1. A clearly articulated mandate with defined decision rights. Regardless of the type of meeting, the scope must be clearly defined, and narrowed to a few key areas. In another multinational company I work with, the executive team, the business unit teams, the regional teams, and the country teams were painfully duplicating work — everything from P&L management to key hiring decisions to customer relationship management. Meetings became war zones, as each group complained about how one of the other groups was undermining what they believed was theirs to do. In a holistic redesign, we created charters for each level so that they were focused on the work they could uniquely execute. Strategy and priorities were set at the executive team level. The business unit teams focused on talent, customer segmentation, and marketing. The regional and country level teams were responsible for P&Ls, customer relationship management, and geography-specific priorities. With these responsibilities set, they could create meeting agendas focused on what they needed to be doing (and publish them weeks in advance), and all of the requisite decision rights and resources were allocated accordingly.

2. A synchronized cadence. It may seem obvious, but a meeting’s frequency and allotted time must be commensurate with its charter and decision rights. Teams and task forces governing near-term priorities will need to meet more frequently for shorter durations of time, while those focused on longer-term priorities should meet less often for longer durations of time. In the multinational example above, the cadence of meetings was choreographed to keep each level appropriately linked and informed. Each group met monthly for two hours: the executive team on the first Monday of the month, the business units on the second Monday, the regions on the third Monday, and the countries on the fourth. Any inputs or outputs from one to the other were immediately sent on to the next group. This also allowed each team to keep their respective organizations up to speed on progress, shifts in priorities, and their counterparts’ work.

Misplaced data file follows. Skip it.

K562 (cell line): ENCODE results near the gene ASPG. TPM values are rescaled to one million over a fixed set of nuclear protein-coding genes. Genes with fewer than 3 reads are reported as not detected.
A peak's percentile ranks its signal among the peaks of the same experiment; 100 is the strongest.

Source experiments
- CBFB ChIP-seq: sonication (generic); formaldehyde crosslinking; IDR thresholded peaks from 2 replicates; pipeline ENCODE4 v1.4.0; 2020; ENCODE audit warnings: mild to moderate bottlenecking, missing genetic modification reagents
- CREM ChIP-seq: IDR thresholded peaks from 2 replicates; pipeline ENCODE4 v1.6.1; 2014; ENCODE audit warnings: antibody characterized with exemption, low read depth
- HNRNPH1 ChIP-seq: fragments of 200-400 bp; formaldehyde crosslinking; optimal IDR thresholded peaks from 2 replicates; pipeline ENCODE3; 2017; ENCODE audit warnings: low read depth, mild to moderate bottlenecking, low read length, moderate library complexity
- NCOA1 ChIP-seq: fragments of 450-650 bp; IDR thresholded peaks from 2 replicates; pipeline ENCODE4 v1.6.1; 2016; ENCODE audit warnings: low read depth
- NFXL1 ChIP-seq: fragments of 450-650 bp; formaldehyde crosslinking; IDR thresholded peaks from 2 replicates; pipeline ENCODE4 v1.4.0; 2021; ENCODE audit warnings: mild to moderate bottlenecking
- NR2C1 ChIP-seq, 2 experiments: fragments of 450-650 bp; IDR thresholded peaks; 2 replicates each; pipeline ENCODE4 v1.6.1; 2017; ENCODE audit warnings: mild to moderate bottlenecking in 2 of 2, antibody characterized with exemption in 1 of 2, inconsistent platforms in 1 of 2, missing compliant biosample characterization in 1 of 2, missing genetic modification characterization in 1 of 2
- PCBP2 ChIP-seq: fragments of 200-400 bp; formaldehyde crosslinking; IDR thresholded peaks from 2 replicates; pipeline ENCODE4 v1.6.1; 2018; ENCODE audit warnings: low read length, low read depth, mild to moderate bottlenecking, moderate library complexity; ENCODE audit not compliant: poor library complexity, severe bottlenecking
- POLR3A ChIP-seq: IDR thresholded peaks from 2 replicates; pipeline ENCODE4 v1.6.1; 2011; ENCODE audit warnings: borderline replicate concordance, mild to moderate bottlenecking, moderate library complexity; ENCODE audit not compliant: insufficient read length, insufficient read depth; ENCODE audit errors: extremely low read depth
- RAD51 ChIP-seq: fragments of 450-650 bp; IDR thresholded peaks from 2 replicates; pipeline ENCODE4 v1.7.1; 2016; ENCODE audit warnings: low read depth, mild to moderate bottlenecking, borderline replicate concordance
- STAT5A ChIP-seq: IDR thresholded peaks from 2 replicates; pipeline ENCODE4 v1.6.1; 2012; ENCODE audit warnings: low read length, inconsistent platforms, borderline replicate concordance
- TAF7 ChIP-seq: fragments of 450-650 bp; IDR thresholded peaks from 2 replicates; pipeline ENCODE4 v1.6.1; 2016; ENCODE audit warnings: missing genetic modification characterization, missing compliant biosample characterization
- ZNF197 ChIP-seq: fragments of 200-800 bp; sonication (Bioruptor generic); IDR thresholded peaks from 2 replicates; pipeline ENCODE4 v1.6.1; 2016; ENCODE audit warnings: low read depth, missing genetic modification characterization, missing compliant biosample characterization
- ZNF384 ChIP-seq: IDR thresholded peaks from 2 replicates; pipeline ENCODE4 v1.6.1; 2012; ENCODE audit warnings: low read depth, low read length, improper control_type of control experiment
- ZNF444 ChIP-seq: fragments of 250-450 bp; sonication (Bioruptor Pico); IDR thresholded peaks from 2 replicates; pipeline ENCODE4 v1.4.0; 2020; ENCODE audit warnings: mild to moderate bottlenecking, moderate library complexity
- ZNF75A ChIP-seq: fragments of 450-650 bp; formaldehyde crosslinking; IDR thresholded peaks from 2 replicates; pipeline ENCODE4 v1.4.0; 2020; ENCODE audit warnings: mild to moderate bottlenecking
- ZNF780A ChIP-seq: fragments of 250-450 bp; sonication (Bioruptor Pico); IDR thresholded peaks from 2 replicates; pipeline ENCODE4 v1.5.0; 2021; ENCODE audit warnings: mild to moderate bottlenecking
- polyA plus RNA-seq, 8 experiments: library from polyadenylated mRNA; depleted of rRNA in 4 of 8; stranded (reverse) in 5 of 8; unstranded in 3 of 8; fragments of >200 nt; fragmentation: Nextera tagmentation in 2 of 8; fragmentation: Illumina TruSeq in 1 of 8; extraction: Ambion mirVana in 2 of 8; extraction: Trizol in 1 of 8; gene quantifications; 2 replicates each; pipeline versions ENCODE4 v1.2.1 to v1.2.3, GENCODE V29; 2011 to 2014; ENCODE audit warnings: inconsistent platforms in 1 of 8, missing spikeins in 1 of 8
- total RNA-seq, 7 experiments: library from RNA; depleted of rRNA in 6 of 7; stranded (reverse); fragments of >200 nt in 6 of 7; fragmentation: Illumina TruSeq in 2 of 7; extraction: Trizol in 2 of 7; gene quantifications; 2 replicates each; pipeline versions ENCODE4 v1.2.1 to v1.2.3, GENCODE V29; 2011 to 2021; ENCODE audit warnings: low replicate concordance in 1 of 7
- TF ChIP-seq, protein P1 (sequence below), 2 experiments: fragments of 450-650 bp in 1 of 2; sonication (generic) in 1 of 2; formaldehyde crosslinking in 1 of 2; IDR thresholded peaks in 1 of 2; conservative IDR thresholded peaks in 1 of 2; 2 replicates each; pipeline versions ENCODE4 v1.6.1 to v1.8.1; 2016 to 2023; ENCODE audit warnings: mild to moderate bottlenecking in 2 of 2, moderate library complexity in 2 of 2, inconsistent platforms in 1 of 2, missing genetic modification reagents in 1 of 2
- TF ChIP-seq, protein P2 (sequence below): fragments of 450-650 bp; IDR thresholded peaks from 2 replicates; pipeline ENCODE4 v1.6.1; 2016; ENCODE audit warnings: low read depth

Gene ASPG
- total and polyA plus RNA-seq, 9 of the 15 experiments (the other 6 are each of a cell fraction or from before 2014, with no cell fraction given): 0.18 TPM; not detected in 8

3. The right composition and metrics. Too often leaders let hierarchy define who comes to a meeting; if you are a direct report to the leader calling the meeting, you attend. Which makes everyone feel compelled to bring something to say. This is how meetings devolve into useless status updates. Worse, under the guise of making people feel “included,” meetings balloon into U.N.-like summits with dozens sitting in a room wondering why they are there. The composition of a meeting should be defined by its charter, and only those who have something specific to contribute — expertise, authority over resources, responsibility to execute — should be included. Anyone else who has a stake in the meeting outcome should be informed. For example, if a meeting charter has significant implications for finance, one person from finance can attend and keep their colleagues informed.

There should also be metrics assessing how well a meeting is executing its charter. For example, if a customer success team composed of sales, customer support, on-site technical assistance, and engineering is tasked with effectively implementing new technology for customers, then customer complaints, speed of adoption, open ticket time, and overall product satisfaction should be tracked so that the team — and its stakeholders — know if it’s contributing as intended.

In my experience, meetings being ineffective is often an indicator that they shouldn’t be occurring. To test this, I ask groups, “If you stopped meeting, who besides you would care?” If they struggle to respond, I have my answer. If you want to give your organization a great gift, immediately shut down recurring meetings that don’t meet these criteria. The cheers will be deafening.


Ron Carucci is co-founder and managing partner at Navalent, working with CEOs and executives pursuing transformational change for their organizations, leaders, and industries. He is the best-selling author of eight books, including the recent Amazon #1 Rising to Power. Connect with him on Twitter at @RonCarucci; download his free e-book on Leading Transformation.